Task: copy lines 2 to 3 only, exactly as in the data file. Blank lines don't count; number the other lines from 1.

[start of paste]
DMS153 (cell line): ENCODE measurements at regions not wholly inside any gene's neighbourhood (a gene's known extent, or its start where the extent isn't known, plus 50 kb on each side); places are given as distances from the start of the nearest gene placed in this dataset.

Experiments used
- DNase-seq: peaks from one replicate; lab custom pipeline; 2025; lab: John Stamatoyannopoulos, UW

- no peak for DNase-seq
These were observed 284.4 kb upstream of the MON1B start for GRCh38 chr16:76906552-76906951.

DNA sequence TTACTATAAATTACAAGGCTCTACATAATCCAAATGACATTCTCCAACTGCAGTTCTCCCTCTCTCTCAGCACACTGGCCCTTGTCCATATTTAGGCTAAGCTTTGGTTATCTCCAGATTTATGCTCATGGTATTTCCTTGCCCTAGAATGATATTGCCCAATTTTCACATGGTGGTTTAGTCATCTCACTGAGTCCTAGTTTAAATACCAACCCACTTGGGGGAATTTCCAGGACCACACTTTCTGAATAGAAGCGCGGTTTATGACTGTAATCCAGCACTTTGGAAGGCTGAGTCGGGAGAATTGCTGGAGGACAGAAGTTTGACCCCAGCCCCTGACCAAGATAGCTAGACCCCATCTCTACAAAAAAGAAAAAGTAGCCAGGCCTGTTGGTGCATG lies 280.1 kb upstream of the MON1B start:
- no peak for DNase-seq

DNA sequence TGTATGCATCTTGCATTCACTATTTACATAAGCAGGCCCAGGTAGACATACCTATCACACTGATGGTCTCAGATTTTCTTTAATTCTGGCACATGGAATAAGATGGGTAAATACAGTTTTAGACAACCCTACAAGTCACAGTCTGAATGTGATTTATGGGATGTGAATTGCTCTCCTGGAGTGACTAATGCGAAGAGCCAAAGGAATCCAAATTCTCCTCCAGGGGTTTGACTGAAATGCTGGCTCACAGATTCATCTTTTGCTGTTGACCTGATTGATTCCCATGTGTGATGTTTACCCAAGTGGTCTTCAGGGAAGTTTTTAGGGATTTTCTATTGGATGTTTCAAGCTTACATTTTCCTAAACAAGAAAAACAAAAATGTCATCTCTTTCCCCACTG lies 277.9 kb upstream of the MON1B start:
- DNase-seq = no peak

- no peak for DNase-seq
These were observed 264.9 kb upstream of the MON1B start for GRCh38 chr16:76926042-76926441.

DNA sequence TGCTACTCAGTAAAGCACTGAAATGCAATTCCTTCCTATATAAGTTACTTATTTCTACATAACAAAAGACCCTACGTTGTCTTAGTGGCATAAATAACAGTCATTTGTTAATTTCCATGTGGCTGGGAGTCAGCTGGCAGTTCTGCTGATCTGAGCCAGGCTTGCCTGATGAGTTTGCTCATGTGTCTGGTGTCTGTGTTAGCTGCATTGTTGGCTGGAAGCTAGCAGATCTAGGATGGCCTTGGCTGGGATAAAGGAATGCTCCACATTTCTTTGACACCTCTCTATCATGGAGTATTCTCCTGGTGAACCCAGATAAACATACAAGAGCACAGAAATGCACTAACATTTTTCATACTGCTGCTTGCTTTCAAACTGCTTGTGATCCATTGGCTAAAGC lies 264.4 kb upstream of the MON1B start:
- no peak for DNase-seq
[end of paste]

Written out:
Experiments used
- DNase-seq: peaks from one replicate; lab custom pipeline; 2025; lab: John Stamatoyannopoulos, UW